Wednesday, September 30, 2009
Tuesday, September 29, 2009
Today I'd like to shout out the Batista fans that come to this site. What up! *fist bump*
I feel closer to you guys today because thanks to my new StatCounter device I now know that you make up about 90% of my traffic. If you're reading this right now, chances are you're a wrestling fan who was doing a random image search on "Batista", and you clicked through to this post purely by law of averages, not because you like what you saw. And evidently you're not sticking around, because that post gets ten hits a day and to date not one comment posted. So really I guess I don't feel that close to you after all. I don't know why I'm typing this. Excuse me, I'm going outside to play!
Saturday, September 26, 2009
Friday, September 25, 2009
Wednesday, September 23, 2009
I've been working my way through Battlestar Galactica lately, and really liking it, but I've been slow to take it up as a sketch subject.
Could be because I spent the summer with blog burnout after those epic Lost posts. Or because the comic strip has been eating up too much of my time. Or it could just be that Jamie Bamber doesn't really inspire me to leap up and race to the drafting table to capture his fascinating range of two or three expressions.
In any event, this is the fighter pilot from Season 3 who escapes his Cylon captors and turns up with a boosted Raider and a dark secret from Adama's past. Awesome bone structure too.
Time: about an hour.
Sunday, September 20, 2009
Irina Kobasic (pronounced ee-DEE-na, hence the nickname "Edie"), about a month shy of her fourth birthday, New York City, September 16, 2009.
Thursday, September 17, 2009
Just a little facebook silliness. First Bunche put up a post about his horror of Japanese male self-pleasuring toys. Shortly thereafter Rick Parker declared it National "Draw Bunche at Lunch" Day. It was impossible to resist, really. Bunche has a fuller explanation here.
Wednesday, September 16, 2009
Saturday, September 12, 2009
All my life I've doodled little cartoons of funny things that happened around me. I generally whip them out in pencil or pen, on a post-it or cocktail napkin or whatever's handy, just to get a laugh out of whoever's standing there at the time. Half the time it's just for my own amusement, frankly, and once I've jotted a few lines that capture the idea, I put it down and foget all about it.
This strip is my first concerted effort to take those funny ideas and execute them in finished form. It works like this: my kids will do something funny, and at the first opportunity I'll doodle a strip that would look incomprehensible to anyone but me-- just little squiggles to indicate the key gestures, facial expressions, lines of dialogue. I might get a laugh out of it when I doodle it, or later when I'm flipping through my stack of "scripts" deciding which one to draw.
Which is good, because once I've started drawing it for real it will never ever seem funny to me ever again. Once I'm a little way in I have no idea what I ever found amusing in it, or what comic strips are for, or whether I should even be allowed to own and operate a pencil. It's only because I've made a commitment to the other members of Act-I-Vate that I can force myself not to tear it up, lest some unsuspecting web trawler stumbles across the thing and has their time wasted.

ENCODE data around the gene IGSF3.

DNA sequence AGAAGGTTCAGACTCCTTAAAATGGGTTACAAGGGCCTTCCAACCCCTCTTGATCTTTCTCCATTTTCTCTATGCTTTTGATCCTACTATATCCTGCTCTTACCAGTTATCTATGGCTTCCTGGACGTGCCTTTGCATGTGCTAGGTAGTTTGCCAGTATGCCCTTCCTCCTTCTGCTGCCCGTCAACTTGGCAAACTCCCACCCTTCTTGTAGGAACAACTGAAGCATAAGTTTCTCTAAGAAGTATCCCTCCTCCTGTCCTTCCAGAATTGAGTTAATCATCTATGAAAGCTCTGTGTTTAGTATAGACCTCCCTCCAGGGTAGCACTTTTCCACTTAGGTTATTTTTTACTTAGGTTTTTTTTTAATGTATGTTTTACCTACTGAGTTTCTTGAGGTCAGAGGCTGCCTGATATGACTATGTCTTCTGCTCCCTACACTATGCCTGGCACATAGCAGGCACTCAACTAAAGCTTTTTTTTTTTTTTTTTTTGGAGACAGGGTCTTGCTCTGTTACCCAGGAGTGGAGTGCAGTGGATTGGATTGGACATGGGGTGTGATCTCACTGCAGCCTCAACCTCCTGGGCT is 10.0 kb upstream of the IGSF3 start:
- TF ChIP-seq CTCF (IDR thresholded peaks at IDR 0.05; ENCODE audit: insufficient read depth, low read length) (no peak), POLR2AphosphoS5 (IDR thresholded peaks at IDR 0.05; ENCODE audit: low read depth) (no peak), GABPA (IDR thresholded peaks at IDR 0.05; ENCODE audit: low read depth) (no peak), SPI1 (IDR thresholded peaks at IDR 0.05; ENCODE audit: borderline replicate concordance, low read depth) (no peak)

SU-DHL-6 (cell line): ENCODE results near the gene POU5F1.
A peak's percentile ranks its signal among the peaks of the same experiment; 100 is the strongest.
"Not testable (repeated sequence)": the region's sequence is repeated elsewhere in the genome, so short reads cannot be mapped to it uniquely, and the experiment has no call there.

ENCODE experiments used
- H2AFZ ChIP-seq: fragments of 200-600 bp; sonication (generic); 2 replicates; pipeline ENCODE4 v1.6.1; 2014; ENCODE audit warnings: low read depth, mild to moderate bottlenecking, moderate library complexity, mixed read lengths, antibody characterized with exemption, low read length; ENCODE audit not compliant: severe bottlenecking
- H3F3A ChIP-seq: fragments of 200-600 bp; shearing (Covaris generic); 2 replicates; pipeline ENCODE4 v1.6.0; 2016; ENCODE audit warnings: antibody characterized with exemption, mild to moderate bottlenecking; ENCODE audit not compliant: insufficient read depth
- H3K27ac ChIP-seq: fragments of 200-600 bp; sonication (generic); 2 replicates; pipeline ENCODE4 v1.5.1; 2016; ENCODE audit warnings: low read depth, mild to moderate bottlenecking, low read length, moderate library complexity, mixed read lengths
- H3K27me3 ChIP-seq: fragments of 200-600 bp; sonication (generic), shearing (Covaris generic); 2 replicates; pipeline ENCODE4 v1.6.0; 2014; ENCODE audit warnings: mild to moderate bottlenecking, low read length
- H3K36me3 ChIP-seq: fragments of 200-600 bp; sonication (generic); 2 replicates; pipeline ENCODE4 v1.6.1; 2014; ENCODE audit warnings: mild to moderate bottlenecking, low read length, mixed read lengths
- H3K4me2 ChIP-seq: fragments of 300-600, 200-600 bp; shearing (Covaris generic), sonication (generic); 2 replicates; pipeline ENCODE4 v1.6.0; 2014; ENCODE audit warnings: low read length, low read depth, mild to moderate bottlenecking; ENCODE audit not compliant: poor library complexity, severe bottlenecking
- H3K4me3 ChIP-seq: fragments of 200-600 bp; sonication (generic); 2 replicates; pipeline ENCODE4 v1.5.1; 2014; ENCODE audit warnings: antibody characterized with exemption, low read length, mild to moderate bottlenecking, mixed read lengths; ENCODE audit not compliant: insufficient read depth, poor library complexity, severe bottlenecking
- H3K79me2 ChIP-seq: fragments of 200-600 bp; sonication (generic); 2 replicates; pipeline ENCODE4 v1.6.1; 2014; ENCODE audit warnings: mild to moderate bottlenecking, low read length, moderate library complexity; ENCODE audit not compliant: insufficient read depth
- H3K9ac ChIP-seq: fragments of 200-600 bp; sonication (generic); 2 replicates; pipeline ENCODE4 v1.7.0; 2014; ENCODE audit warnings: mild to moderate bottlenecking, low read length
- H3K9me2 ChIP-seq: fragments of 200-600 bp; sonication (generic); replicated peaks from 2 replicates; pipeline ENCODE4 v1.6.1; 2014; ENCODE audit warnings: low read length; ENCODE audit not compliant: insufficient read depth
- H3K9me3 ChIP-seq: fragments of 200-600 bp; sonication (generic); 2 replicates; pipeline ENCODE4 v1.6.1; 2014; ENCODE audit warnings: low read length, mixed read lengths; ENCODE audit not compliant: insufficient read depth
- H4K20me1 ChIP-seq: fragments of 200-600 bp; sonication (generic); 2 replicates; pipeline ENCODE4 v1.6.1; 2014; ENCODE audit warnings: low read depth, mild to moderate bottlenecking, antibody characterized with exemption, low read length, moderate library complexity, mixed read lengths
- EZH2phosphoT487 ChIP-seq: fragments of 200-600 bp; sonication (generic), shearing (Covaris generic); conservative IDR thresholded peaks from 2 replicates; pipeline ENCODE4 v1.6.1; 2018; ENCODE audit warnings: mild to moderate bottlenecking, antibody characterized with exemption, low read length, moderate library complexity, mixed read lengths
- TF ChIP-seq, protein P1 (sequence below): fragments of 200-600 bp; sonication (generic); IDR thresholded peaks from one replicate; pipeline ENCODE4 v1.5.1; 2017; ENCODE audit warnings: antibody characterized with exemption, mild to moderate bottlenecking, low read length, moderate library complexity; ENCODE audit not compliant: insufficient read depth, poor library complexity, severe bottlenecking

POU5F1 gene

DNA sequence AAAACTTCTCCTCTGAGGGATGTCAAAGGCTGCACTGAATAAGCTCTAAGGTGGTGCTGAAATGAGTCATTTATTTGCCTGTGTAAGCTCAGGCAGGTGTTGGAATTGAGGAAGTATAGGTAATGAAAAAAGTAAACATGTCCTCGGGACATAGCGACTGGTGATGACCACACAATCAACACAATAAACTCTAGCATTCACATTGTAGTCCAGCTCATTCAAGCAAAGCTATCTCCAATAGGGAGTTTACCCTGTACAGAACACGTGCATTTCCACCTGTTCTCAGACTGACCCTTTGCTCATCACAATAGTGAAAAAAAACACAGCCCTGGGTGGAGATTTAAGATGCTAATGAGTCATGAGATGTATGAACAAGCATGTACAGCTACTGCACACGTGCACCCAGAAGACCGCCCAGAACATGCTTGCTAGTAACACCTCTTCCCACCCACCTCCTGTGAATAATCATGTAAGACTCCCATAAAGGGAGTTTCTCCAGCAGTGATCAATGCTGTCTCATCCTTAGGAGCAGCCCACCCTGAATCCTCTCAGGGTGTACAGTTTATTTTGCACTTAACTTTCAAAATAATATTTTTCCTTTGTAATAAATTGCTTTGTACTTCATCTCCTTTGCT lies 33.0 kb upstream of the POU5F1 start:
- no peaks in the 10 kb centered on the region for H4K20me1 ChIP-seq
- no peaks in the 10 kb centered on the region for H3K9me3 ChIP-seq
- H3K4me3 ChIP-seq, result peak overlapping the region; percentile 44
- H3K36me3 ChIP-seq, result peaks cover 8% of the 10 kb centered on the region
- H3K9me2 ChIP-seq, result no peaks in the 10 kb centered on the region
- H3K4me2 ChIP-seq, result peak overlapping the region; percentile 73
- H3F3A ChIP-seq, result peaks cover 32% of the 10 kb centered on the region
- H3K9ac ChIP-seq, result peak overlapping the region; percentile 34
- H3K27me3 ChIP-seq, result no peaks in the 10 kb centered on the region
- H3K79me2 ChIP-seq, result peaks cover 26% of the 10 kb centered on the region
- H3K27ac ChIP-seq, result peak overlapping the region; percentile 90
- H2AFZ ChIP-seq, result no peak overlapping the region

It makes me think a lot about what it must be like to be say, a Judd Apatow, someone who writes and directs comedy movies. Imagine spending several years of your life, utilizing millions of dollars and the talents of hundreds of people, fighting a million battles a day small and large, and then spending another eternity re-watching every second of it over and over in some editing bay. All just to express an idea that you thought was funny over a cup of coffee who-the-hell-can-remember when. It must feel like going insane. I don't know how anyone does it.
Tuesday, September 08, 2009
It's been a delirious week at the movies for me. For one thing, I actually got to go to the movies (babysitting grandparents rock). But even more amazing, I saw two films in a row that didn't insult my intelligence and piss on my atrophied cinephile heart. District 9 and Inglorious Basterds are the real deal, films that surprised and delighted me and made me remember why I ever liked movies to begin with.
Inglorious most strongly reminded me of True Romance, the main action being a series of conversations, some of which explode into violence, some that don't, but all fraught with the threat of it. As in the past, I think Tarantino gets unfairly labeled an ultra-violent director, where he mostly employs short bursts of extreme violence that we feel more intensely because we're so engaged with the characters. He does more than almost anyone to de-glorify violence in his refusal to present anything like "gunplay". By the time the first shot is fired it's already too late for everybody. The best hope for survival is to be verbally nimble enough that the guns never come out. If you're going to pull a gun in a Tarantino film, you better be willing to die, along with everyone else in the room, and far too quickly to so much as strike a cool pose.
I'm a believer in Tarantino again after this one. I might even go back and give Kill Bill another chance.